Making the Move From COVID-19 to Communicable Diseases Prevention

There have been several comments made in various zoom conversations over the last month about how great it has been to have experienced fewer colds and flus over the course of the pandemic. In our collective efforts to keep COVID-19 at bay, it has meant less seasonal illness for everyone.

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So, it is no surprise that as we see immunization rates rise around the province we are being asked to transition from COVID-19 Safety Plans to Communicable Disease Plans. Given that no one enjoys getting sick, there is no time like the present to start making the workplace safe from all communicable diseases! The question is, how do we do that exactly?

Luckily, we have some tips for you and WorkSafeBC has put together some excellent resources to help employers move through this transition as seamlessly as possible. Here are some quick highlights for you with links to some great materials.

  1. Keep doing what we know works. Washing our hands, staying home when sick, increased cleaning protocols, wearing masks; these are all things that we know make a difference in the transmission of a communicable disease. If they don’t impact business operations, keep doing them!
  2. Stay home if sick. For employers, this means creating a workplace culture that allows employees to be able to stay home when they are sick. There is now a requirement from employers to provide paid sick leave, so be sure to update your policies and practices.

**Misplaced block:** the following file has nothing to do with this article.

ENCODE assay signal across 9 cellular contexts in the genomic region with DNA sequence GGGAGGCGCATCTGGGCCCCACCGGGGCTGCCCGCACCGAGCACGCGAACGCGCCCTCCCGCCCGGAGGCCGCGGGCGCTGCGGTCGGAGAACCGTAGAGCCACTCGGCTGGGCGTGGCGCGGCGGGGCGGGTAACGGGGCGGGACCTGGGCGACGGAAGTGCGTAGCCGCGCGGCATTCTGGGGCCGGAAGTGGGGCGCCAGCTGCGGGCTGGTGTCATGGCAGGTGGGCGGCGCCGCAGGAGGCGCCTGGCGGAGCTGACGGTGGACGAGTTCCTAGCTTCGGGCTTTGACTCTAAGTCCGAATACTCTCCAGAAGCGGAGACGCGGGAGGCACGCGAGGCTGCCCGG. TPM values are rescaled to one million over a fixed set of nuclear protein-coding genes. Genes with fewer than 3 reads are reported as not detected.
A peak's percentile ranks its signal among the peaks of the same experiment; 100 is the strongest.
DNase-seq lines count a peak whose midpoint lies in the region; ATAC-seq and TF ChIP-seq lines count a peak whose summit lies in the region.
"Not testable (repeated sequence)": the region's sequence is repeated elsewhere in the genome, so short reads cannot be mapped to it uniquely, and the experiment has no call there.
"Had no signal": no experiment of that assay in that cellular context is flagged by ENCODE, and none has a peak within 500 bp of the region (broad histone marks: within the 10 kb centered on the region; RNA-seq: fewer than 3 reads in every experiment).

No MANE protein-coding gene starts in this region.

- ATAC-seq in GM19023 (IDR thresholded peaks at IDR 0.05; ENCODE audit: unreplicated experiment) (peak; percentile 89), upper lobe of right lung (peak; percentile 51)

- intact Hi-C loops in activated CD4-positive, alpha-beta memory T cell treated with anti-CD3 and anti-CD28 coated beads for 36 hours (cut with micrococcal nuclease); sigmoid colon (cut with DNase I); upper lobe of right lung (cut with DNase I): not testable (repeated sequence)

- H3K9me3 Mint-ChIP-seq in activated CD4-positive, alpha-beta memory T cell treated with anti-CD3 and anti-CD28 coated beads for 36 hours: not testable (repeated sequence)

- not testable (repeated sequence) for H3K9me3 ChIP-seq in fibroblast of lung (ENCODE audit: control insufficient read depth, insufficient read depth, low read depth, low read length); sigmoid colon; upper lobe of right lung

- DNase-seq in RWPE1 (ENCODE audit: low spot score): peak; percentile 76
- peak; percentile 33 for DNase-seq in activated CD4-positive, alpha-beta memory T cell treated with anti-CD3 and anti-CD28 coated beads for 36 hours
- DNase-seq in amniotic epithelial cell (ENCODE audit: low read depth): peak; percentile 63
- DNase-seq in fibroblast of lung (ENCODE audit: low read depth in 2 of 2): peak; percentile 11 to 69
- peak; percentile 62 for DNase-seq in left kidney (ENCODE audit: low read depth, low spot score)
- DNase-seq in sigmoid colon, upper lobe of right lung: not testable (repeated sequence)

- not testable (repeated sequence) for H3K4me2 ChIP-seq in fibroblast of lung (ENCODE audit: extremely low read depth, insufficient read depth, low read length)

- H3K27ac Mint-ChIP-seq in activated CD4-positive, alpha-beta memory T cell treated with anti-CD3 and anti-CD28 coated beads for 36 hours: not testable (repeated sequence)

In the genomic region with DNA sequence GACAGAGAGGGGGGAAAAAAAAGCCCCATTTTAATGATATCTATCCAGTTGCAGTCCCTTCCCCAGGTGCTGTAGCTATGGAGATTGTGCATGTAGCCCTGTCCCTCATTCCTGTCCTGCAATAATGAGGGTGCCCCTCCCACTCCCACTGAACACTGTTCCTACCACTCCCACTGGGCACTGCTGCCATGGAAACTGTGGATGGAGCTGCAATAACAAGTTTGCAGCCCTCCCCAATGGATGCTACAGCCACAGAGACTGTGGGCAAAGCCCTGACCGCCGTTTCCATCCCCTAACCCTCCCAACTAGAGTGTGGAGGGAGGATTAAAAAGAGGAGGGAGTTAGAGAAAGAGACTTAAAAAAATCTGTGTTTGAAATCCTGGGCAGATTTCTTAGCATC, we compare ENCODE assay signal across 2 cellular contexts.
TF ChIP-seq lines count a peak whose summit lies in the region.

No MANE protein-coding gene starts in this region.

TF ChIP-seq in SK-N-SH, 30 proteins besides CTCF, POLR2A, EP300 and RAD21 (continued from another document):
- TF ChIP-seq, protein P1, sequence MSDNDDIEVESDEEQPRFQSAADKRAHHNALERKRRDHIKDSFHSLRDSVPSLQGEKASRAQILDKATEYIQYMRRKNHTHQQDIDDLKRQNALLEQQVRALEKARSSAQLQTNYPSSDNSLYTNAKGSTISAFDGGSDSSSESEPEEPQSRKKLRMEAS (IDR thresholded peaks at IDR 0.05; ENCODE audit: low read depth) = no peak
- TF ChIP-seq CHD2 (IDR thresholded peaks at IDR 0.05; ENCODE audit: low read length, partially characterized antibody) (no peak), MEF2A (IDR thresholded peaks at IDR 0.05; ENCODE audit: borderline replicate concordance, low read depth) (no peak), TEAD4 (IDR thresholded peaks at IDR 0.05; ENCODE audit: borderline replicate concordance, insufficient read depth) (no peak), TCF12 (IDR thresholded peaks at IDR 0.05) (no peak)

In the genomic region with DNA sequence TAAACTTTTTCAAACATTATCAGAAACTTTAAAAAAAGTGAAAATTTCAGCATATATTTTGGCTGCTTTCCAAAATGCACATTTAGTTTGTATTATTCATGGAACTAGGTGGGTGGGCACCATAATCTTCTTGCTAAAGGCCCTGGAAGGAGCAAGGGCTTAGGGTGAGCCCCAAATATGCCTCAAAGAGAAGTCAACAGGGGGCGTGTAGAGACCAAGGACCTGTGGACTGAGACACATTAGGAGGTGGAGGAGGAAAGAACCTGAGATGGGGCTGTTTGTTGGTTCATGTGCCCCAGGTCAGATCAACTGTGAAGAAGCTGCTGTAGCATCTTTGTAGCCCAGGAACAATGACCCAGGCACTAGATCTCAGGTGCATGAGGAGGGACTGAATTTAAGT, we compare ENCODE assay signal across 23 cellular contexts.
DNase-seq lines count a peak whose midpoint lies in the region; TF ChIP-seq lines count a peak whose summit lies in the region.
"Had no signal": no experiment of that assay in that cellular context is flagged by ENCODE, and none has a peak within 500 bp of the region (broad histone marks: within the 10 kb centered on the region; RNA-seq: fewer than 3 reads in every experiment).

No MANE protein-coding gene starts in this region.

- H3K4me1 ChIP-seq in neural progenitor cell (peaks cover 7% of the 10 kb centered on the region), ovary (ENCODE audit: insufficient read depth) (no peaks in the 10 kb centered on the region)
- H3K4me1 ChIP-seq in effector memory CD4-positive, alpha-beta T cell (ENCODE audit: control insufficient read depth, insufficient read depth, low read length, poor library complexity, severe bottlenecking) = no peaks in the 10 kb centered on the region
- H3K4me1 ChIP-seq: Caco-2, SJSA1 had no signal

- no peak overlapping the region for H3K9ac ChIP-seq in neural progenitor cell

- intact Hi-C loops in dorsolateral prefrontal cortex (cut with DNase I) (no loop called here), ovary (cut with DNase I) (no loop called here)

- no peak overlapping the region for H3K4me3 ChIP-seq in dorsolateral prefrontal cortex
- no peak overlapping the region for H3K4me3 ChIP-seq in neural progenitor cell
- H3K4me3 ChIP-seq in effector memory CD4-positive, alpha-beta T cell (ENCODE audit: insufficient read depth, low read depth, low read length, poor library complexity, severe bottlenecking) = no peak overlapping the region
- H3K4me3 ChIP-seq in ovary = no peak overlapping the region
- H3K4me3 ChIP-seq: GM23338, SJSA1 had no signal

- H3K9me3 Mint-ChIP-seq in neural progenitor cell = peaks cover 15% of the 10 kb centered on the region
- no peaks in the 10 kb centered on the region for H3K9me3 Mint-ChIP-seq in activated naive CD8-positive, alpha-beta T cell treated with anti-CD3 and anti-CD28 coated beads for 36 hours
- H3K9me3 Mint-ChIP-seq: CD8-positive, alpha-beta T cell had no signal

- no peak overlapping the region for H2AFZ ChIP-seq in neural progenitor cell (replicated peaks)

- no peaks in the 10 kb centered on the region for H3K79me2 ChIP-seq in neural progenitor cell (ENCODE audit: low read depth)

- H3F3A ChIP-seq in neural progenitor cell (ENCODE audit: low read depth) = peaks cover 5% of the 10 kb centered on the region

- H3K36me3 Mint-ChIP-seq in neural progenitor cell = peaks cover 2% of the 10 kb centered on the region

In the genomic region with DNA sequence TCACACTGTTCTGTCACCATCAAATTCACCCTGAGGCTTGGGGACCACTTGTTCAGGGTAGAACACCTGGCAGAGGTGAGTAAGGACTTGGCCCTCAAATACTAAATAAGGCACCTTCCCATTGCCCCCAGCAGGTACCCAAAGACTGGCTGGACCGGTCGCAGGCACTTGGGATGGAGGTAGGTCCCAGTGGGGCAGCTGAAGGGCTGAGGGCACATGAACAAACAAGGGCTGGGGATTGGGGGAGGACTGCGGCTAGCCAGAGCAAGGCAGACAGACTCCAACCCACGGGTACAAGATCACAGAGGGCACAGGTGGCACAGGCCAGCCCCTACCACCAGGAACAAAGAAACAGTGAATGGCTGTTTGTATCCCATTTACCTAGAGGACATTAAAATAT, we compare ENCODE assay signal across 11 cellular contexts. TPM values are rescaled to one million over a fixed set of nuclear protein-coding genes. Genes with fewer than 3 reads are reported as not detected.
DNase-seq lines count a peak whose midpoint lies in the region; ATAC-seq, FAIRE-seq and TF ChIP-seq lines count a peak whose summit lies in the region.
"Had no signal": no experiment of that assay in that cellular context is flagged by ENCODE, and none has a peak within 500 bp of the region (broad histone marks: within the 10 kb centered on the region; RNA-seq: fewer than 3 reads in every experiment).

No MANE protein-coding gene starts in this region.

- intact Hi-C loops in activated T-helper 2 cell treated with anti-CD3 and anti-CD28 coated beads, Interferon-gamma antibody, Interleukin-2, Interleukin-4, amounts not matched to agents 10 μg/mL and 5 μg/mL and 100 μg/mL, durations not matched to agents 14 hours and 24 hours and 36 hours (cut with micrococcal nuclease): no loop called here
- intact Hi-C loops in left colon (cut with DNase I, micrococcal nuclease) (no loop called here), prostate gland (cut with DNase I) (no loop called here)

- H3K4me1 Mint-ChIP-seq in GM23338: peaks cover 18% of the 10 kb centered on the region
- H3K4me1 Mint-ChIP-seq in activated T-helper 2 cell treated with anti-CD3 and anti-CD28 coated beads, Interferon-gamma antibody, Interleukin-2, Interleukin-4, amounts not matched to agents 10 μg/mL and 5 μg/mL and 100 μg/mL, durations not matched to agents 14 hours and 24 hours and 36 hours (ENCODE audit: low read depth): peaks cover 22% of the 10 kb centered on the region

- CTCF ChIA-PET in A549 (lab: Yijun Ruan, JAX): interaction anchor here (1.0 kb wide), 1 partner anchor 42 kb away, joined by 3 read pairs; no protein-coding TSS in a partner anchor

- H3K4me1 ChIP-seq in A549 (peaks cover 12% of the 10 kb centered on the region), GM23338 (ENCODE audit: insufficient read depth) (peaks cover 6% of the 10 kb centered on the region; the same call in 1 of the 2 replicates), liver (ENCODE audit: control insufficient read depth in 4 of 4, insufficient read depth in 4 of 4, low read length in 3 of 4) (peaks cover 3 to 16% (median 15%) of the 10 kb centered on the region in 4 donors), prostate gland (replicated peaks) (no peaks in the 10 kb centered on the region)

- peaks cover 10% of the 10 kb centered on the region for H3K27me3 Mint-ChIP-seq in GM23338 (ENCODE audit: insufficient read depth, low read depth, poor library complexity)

3. Continue to understand and assess your risk. This is an evolving situation so make changes as you go. For example, windows open in the summer make for great ventilation but come the Fall, you might need to assess the effectiveness of your ventilation system.
  4. Know the rules. WorkSafeBC materials include a 4 Step Communicable Disease Prevention Planning template which offers an easy to use format. The relevant section of the Workers Compensation Act – G-PS-21 Communicable Disease Prevention was updated July 1 2021 and it is very helpful. There is also a great Forms and Resources section on the WorkSafeBC site.
  5. Communicate. This is always recommended. Talk to your employees. Share your plans, your thinking, and as much information as possible to help build buy-in to the overall shift that is happening. All these precautions and plans are designed to keep workers safe. Talk about that!

While we always recommend following WorkSafeBC legislation and guidelines, there is one requirement that we don’t agree with. WorkSafeBC indicates that if you are in a non-health care setting, you do not need to write down, or post, your Communicable Disease Plan.  This is where we differ. Our recommendation would be that you do write down your plan and share it with your employees. This will bring clarity to everyone in the workplace about what you are doing to maintain a safe and clean environment and will make it easier for employees to know how to follow the guidelines.

Your Engaged Assignment: Take a look around your organization and commit to doing the things that will make a difference in the health and safety of your workforce. While it might feel good to rip up that COVID Safety Plan, you might want to keep the best parts of it in place.

Need a hand with this transition to BC’s Restart Plan? We are here to help!